Good faith 

Seeking the center to Godforsaken Idaho

Newspaper columnist Shawn Vestal once had something in common with 46,484 Montanans and nearly a third of Idahoans; with 45 percent more Americans in 2010 than in 2000; and with a former presidential candidate. He was Mormon.

Leaving the faith you were raised in cannot be easy, I thought, staring at Vestal's debut short story collection, Godforsaken Idaho. But what was up with the hackle-raising title? I wondered if I was in for nine stories' worth of Mormon-bashing.

Then I opened to the first story, titled "The First Several Hundred Years Following My Death." It begins like this: "The food is excellent. The lines are never long. There's nothing to do with your hands. These are the first things I tell my son. Then we don't talk again for something like two hundred years."

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  • Godforsaken IdahoShawn Vestalpaperback, Little A/New Harvest224 pages, $15.95

A story narrated by a dead guy? And the first thing this guy wants to say about the afterlife is that he likes the food? Wherever Vestal was headed, the journey suddenly looked entertaining.

It was. Vestal delivers such attention-grabbing beginnings one after another. Here's how "Families are Forever!" begins: "Gina said, 'I'd love to stab you to death with an ice pick. Like four hundred times.' She feigned delicate stabs. 'Or a hatpin.'"

They're addictive, Vestal's beginnings. Like pretzels or, if you want to be regionally appropriate, french fries with fry sauce. Vestal likes disagreeable narrators and resolutionless endings. I don't. But those tasty beginnings kept luring me away from my irritation, and in the end there was plenty in these stories to feast on.

I learned to relish Vestal's taste for absurdity. Yes, the character trying to welcome his son to the afterlife talks a lot about the food. Eats a lot of it, too. He's also not Vestal's only dead narrator.

I admired how with each surprise and seeming contradiction Vestal's characters become more bitingly real. For instance, Gina, the bright, independent girl who amuses herself brainstorming creative ways to kill her boyfriend, should dump the guy. She knows he's morally bankrupt. Instead, his betrayals, small and large, are perversely pleasing to her. Two months after my first read of that story, I'm still arguing with her.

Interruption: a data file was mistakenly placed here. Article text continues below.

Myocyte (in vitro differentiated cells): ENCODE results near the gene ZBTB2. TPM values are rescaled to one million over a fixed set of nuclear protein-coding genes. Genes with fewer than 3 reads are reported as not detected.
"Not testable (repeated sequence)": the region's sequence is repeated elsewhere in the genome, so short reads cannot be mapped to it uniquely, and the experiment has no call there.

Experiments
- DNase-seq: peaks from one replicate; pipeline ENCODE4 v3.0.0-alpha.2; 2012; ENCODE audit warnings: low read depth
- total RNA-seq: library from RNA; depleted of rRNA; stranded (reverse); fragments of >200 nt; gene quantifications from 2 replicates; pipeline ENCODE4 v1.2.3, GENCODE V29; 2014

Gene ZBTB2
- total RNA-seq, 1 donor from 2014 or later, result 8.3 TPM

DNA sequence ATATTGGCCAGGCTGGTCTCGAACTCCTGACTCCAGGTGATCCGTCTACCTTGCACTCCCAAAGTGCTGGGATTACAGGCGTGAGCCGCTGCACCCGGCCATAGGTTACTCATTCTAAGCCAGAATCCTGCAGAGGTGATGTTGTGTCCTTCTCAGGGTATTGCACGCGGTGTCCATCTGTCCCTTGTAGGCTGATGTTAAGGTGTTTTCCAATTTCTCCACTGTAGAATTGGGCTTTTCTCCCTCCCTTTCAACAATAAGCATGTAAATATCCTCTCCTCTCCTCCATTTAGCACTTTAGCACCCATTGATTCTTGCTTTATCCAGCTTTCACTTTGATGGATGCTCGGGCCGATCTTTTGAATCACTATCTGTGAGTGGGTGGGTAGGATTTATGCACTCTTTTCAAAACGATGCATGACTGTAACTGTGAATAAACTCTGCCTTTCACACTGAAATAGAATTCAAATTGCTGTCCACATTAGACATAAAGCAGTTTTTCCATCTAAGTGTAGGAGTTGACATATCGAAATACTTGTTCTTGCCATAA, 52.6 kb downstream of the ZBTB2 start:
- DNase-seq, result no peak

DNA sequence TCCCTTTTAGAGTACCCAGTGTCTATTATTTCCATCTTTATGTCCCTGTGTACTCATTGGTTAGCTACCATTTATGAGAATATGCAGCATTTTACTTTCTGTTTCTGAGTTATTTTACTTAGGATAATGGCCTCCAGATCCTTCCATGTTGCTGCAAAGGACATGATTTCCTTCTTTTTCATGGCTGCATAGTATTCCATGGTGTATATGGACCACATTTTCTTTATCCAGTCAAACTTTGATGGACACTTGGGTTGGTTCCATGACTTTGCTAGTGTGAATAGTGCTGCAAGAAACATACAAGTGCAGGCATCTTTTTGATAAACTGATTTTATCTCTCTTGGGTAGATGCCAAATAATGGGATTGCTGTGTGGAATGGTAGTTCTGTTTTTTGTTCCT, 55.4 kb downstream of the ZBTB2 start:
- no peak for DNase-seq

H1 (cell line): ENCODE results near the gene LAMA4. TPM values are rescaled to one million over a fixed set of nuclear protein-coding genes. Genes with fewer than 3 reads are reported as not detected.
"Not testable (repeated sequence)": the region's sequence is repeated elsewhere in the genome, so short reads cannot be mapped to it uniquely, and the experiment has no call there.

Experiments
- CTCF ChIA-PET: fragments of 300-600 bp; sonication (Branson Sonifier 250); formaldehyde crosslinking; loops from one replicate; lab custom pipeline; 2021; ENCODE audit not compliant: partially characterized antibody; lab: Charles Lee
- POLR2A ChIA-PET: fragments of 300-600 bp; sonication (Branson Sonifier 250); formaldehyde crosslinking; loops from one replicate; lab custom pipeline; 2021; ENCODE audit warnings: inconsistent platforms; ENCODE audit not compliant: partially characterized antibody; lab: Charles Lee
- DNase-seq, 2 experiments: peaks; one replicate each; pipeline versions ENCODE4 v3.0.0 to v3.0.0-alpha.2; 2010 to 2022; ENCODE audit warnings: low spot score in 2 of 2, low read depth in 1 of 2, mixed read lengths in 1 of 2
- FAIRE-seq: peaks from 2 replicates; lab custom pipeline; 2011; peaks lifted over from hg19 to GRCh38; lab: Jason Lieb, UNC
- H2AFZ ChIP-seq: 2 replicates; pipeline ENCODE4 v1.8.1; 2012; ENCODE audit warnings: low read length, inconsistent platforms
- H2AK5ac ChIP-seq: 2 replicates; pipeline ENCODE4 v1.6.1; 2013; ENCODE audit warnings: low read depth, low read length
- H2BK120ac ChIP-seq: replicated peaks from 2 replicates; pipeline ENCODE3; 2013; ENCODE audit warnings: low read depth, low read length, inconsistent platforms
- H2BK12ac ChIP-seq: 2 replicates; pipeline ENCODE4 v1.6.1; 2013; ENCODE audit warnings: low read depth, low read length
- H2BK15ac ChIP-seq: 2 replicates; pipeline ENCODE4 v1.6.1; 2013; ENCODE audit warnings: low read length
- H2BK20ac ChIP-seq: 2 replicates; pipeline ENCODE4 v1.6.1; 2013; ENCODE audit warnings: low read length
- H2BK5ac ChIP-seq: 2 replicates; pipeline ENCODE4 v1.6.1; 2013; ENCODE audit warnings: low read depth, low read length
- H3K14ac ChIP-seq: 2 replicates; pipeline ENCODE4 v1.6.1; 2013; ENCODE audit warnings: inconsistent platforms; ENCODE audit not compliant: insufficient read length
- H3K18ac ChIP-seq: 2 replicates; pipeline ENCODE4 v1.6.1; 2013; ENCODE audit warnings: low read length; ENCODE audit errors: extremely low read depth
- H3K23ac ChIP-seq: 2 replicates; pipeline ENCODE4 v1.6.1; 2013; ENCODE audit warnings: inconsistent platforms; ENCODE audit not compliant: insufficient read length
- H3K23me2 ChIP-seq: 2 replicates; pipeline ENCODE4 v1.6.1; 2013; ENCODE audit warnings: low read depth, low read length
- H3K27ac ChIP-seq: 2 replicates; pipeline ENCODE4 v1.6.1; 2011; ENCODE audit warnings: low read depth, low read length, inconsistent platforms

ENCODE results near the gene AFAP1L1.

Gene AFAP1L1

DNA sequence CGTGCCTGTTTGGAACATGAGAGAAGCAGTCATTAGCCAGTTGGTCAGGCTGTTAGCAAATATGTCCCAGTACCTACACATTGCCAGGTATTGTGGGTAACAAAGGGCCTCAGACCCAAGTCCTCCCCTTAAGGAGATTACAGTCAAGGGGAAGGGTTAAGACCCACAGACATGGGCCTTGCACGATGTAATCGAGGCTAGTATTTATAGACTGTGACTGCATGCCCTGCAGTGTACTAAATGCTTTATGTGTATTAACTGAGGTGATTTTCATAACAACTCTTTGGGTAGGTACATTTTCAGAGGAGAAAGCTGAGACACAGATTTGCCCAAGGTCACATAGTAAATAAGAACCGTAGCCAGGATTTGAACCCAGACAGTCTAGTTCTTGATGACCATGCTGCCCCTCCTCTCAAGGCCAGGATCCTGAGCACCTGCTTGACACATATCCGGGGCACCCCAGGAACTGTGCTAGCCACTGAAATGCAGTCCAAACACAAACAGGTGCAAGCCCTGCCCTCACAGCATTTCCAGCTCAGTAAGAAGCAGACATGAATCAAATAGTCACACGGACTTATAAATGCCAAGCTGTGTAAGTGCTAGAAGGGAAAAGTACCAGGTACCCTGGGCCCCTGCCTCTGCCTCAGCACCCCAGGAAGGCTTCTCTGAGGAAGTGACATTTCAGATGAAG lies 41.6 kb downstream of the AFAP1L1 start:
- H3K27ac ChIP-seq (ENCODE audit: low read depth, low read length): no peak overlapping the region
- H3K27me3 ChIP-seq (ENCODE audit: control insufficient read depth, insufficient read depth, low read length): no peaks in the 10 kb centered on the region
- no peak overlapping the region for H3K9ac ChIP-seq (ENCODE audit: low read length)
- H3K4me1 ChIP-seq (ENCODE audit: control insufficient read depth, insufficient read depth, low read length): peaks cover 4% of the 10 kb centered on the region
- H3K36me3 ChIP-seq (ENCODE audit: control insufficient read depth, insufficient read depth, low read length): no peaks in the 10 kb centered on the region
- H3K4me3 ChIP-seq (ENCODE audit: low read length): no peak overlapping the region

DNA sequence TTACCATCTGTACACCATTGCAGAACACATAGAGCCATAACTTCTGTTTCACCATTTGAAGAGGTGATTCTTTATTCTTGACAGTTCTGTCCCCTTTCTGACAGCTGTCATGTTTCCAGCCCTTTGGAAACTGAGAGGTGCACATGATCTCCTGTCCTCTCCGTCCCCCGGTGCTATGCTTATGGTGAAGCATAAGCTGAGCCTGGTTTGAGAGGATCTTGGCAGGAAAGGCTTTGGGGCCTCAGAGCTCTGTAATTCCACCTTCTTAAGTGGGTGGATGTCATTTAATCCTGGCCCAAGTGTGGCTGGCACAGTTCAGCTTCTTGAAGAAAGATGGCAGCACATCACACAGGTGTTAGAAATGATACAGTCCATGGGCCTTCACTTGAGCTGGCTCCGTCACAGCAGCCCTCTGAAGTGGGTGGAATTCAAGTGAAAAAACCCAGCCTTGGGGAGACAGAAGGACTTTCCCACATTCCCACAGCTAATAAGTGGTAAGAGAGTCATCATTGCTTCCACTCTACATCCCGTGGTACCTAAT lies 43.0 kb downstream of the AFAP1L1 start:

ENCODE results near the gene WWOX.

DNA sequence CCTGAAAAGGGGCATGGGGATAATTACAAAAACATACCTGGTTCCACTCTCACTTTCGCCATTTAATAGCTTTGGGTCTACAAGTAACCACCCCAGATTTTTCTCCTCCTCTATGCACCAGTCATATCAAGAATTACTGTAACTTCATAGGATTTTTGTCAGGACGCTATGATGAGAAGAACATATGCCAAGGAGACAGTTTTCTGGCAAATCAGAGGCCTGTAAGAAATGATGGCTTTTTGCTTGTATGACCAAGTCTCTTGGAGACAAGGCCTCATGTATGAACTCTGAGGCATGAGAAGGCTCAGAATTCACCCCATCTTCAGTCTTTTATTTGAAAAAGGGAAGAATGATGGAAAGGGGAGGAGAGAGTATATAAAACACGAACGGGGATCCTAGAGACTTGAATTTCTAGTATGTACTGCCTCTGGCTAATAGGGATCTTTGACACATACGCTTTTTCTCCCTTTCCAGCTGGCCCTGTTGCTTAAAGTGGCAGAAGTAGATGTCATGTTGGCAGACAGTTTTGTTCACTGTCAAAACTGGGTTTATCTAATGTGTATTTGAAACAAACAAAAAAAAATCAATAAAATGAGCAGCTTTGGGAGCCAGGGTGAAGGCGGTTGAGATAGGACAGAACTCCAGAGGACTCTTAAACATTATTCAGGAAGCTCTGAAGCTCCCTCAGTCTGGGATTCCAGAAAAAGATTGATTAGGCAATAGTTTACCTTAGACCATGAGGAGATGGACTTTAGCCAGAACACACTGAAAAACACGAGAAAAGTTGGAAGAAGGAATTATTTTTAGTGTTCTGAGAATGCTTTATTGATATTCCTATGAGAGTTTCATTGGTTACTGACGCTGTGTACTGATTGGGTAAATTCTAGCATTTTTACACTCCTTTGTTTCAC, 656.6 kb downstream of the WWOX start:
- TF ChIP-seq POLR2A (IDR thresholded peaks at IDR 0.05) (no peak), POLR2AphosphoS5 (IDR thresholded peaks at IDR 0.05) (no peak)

Most satisfying of all was Vestal's ability to render a single, perfect detail against the vast canvas of the unsaid. In the story "Opposition in All Things," a character named Rulon has his first, deeply conflicted sexual experience with a young prostitute, about which Vestal says only this: "Afterward, Rulon was not quite sure what had happened between them—could not picture the way their bodies had come together. He knew only the surge of intensity that wrapped his hips and shot up his spine."

Like Rulon, many of Vestal's characters are Mormon. Church founder Joseph Smith even appears in two stories. But not only is there no Mormon-bashing in these stories, Mormonism is not Vestal's theme. It's merely his lens, just as Philip Roth and Michael Chabon employ the lenses of cultural and religious Judaism.

But then what is Vestal's theme? Thumbing pages, I was struck by a passage from a chilling story called "Winter Elders," about a former Mormon named Bradshaw who has just become a father.

"When the boy was born Bradshaw kept waiting for it to happen," he writes. "The flash of light. The surge of joy. Some brightness shining through the visible world. He had been so sure this would be it—the moment that he felt what everyone else seemed to feel, what his mother felt, what all the other Mormons felt, what people in other churches felt, what even people like Cheryl felt, people who were hostile to the very idea of religion: some spirit in the material. The thing behind the thing."

Vestal, generally compassionate toward his characters, has little for those who, failing to find "the thing behind the thing," decide there isn't one. And isn't that, I thought—adding his book to my "keeper" pile—his unifying thread? Perhaps it also explains the title. Faith without doubt, Vestal seems to say, is absurd. Doubt lies at the center of the human condition. But so does absurdity, and in the end, in Vestal's Godforsaken Idaho, what kills the soul isn't faith, doubt or absurdity. It's emptiness.

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